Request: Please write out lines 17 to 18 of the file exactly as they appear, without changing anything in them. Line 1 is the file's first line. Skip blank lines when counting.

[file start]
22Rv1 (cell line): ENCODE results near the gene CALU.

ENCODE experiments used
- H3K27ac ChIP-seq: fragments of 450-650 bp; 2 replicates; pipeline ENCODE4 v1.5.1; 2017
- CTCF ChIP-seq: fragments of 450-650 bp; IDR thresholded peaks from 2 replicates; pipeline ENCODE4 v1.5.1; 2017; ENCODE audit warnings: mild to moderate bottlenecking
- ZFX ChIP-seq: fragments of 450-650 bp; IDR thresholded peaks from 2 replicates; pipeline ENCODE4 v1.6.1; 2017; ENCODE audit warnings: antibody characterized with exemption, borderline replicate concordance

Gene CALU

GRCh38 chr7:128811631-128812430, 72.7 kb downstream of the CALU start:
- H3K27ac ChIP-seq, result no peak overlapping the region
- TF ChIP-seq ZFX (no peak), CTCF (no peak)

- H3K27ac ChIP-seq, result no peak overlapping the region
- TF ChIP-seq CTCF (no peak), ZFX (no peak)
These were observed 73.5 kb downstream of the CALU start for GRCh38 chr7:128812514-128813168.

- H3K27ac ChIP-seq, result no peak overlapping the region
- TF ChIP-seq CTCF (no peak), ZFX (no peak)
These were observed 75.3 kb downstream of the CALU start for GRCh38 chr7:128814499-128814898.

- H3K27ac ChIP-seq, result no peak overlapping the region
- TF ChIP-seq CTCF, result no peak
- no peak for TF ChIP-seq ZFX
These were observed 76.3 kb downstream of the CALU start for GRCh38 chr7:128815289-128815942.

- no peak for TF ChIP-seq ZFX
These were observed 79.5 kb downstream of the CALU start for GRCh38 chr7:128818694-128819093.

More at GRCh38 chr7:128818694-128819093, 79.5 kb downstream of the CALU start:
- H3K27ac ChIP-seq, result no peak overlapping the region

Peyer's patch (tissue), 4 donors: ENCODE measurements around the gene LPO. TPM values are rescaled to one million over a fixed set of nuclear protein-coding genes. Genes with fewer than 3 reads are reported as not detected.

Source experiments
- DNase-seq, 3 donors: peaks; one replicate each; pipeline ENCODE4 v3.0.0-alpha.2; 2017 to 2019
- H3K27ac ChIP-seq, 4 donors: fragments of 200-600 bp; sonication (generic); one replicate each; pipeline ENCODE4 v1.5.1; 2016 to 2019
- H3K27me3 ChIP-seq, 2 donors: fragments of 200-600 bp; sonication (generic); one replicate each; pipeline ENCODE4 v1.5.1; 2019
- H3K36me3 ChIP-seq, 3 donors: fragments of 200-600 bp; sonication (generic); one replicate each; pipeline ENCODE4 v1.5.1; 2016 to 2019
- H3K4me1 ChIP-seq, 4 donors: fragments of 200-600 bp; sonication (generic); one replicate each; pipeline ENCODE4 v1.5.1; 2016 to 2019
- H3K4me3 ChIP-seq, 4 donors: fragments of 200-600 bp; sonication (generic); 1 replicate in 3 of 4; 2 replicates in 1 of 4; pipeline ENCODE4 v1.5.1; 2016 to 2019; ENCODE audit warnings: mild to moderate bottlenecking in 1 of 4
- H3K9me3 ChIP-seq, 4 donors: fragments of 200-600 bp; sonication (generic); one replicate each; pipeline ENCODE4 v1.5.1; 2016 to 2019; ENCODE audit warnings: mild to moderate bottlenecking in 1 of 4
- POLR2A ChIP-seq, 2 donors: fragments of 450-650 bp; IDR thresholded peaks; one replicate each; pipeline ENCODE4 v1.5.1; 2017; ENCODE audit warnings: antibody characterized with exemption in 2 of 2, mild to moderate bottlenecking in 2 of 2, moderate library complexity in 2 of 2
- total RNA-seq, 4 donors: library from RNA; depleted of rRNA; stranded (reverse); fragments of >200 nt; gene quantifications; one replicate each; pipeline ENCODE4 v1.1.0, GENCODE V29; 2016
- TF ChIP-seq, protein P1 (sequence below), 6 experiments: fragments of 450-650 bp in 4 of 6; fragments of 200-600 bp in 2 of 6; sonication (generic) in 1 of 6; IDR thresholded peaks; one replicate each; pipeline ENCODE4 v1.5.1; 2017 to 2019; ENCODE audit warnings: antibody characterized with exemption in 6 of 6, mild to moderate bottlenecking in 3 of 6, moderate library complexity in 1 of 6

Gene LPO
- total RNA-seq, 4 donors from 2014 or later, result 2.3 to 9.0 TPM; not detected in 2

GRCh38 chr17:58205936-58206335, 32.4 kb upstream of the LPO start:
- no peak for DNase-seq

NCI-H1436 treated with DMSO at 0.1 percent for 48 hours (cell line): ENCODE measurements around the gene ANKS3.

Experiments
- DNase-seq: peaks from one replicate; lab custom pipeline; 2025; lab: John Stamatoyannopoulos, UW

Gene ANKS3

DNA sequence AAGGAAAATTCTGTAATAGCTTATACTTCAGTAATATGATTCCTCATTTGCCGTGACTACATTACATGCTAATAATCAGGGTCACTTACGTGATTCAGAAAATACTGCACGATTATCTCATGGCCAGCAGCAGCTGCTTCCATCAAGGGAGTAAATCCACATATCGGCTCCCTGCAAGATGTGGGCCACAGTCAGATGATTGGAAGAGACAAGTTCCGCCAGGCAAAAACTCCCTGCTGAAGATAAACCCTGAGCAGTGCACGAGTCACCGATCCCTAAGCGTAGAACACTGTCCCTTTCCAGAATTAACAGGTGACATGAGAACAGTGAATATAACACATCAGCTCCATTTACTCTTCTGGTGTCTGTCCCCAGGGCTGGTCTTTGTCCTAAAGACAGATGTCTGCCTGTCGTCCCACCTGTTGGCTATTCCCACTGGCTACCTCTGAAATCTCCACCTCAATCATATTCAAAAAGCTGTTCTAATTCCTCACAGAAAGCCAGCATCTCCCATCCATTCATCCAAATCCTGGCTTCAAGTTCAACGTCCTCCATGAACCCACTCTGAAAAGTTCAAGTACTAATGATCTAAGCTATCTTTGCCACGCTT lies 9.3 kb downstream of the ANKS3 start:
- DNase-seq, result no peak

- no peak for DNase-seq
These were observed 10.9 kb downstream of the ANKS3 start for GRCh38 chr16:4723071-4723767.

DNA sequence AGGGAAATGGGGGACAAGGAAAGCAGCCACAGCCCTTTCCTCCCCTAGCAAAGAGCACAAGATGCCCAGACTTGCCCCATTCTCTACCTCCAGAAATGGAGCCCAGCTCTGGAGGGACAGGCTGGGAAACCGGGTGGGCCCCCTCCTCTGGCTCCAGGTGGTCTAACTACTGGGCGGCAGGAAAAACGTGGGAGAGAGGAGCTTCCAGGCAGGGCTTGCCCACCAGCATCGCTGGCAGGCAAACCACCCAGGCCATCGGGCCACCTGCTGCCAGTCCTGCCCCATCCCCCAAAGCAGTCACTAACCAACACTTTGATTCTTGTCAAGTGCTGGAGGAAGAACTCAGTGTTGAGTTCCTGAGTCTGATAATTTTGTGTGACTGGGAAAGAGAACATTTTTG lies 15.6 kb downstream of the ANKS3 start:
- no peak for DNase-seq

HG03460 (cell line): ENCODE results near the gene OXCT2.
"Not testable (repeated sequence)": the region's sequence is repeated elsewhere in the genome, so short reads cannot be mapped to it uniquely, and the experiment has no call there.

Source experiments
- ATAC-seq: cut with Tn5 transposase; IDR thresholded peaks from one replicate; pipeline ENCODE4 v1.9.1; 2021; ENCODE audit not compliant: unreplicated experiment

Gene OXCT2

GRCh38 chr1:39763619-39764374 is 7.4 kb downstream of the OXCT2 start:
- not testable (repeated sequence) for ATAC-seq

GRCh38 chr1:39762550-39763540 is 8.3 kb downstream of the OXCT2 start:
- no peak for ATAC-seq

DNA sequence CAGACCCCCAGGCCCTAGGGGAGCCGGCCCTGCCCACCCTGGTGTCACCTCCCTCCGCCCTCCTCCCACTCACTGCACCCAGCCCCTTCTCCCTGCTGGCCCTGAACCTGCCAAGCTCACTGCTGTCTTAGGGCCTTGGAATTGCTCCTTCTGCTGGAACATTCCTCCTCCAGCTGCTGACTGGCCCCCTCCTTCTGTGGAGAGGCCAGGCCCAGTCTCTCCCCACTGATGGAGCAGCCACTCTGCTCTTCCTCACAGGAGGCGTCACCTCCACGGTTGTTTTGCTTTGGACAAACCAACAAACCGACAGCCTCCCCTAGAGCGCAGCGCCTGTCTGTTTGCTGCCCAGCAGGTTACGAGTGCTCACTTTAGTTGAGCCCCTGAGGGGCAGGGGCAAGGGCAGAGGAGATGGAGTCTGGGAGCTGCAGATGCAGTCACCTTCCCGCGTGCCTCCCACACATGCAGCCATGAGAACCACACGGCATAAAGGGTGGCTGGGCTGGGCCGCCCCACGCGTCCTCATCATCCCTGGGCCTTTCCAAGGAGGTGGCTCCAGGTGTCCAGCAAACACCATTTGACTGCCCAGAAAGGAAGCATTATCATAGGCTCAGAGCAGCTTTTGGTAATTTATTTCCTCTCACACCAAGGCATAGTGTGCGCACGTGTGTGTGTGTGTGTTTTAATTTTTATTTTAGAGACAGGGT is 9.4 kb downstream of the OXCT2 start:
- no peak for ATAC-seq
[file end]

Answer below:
- TF ChIP-seq CTCF, result no peak
- no peak for TF ChIP-seq ZFX